Haute cuisine

Neil cooking at 6500ft

I didn’t sleep very well.  I was worried about the day’s climbing, which I calculated to be 6000ft.

You need a strategy.  I know, of course, that no battle plan survives the first contact with the enemy.  But we should have a plan anyway.

Not that the mountain should be seen as an enemy.  It’s part of the journey, and the story, and therefore a friend.  And that’s an important start.  Write a thesis on The Mountain as Friend.

As you know, I live at the bottom of Hartside, the big climb on the C2C cycle route in England, and Hartside has been my training for the Alps.

So let’s think in terms of Hartsides, and approach the mountain accordingly.  6000ft is a little over four and a half Hartsides, all in one go.  Stage 1 – one Hartside.  Stage 2 – another Hartside.  Stage 3 – ditto.  By then I’ll be tired.  So two more stages, but only 1000ft each.

Twenty-five miles of steady uphill riding.  OK, ready?

Clotilde and Christophe waved me off early, after promises to return the visit.  I do hope they come.

The first Hartside is the easy one.  A fairly gentle climb up to Beaufort, where the magnificent local cheese comes from, and where a boulangerie hails and detains me.

Not for long, though.  It’s important to keep going.  This is where the real climbing begins.  But like the best French hills, it’s mostly steady.  Don’t think like an English hill.  There is no top to see.  Just set the GPS to show the gradient, and keep to the plan.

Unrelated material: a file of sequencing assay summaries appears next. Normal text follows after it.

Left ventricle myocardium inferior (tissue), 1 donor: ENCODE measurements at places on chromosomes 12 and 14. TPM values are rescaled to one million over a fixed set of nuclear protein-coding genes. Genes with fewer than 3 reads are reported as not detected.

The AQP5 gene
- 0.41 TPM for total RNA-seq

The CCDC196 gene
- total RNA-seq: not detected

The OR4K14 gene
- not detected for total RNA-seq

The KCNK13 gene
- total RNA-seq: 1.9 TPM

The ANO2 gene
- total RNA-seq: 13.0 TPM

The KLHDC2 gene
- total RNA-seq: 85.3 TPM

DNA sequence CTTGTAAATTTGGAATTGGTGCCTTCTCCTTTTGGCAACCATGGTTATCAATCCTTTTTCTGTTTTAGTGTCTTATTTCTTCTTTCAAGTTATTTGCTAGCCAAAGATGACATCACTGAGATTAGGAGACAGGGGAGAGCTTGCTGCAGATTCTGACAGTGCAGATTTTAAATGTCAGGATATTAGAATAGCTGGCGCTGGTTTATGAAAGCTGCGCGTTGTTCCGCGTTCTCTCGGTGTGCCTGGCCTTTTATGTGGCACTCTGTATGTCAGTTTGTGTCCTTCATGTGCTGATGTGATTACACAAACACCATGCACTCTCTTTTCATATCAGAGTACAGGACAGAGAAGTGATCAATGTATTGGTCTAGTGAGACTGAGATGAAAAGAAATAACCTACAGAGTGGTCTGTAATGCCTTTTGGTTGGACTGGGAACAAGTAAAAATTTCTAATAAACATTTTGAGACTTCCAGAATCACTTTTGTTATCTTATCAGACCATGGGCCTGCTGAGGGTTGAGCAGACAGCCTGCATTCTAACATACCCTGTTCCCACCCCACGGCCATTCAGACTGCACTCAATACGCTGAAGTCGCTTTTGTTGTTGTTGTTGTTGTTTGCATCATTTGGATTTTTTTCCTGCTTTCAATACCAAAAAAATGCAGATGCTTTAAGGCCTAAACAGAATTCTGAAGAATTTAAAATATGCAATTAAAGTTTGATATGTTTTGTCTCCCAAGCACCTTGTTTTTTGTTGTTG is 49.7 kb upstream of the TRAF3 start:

The third Hartside, through the trees, with occasional glimpses of other possibilities.  Until we reach the magnificent lake view, and everyone stops.  I should play something for the view.  The German motorbikers all want to video it.

As I’m packing up, some serious cyclists come by.  Why, by the way, has no serious cyclist overtaken me yet?  Where are they?

How much does all this weigh, they want to know; and where am I coming from, and going to?  I’ve got a second wind, so in jest I tell them we must be close enough to race to the top.

They laugh, and let me get 100m ahead.  But only two of them catch me, before I stop after a fourth Hartside.  Well, OK, they weren’t that serious.  Not like the six in team colours who came tearing down at 50mph, closely followed by their team car.  It takes a lot of skill to go that fast down a mountain.

Now then.  Neil and Marie have made a plan.  They catch up with me twenty minutes before the top.  At the top, while I play a complete Bach Suite, Neil gets out his stove.  Marie gets the wine, sits me in the deckchair, with the Beaufort cheese in front of me, while Neil cooks pasta, and sauce, and a couple of other things, and we dine splendidly on this most haute of hautes cuisines, 6500ft above sea level.

As the French say, pourquoi pas – why not?

A couple of hours later I’m tearing down the other side.  At a fairly sedate pace, actually; I don’t feel safe at all.  There are symphonies of brown cows, all with big bells round their necks.  There are views of snow.  There are cliffs of monstrous size.  There are hairpin bends fit for a James Bond film.

And then suddenly it’s all over, and I’m in Bourg St. Maurice, with nowhere to stay.

It’s early, so I set up on a quiet street, and for only the second time put out my notice saying I need somewhere to stay, and would you like a concert in your home tonight?

There are no takers for either, but the contributions in coin are generous.  So an hour later I set off in search of a little hotel, where Marie gives me a proper cellist’s discount, and invites me to play on the restaurant terrace later.

As the French say, pourquoi pas – why not?

2 thoughts on “Haute cuisine”

  1. sandy bradbrook

    What a lovely day to read about! We went to Bourg St Maurice many years ago as part of an Inntravel walking holiday. Beautiful!
    Sandy

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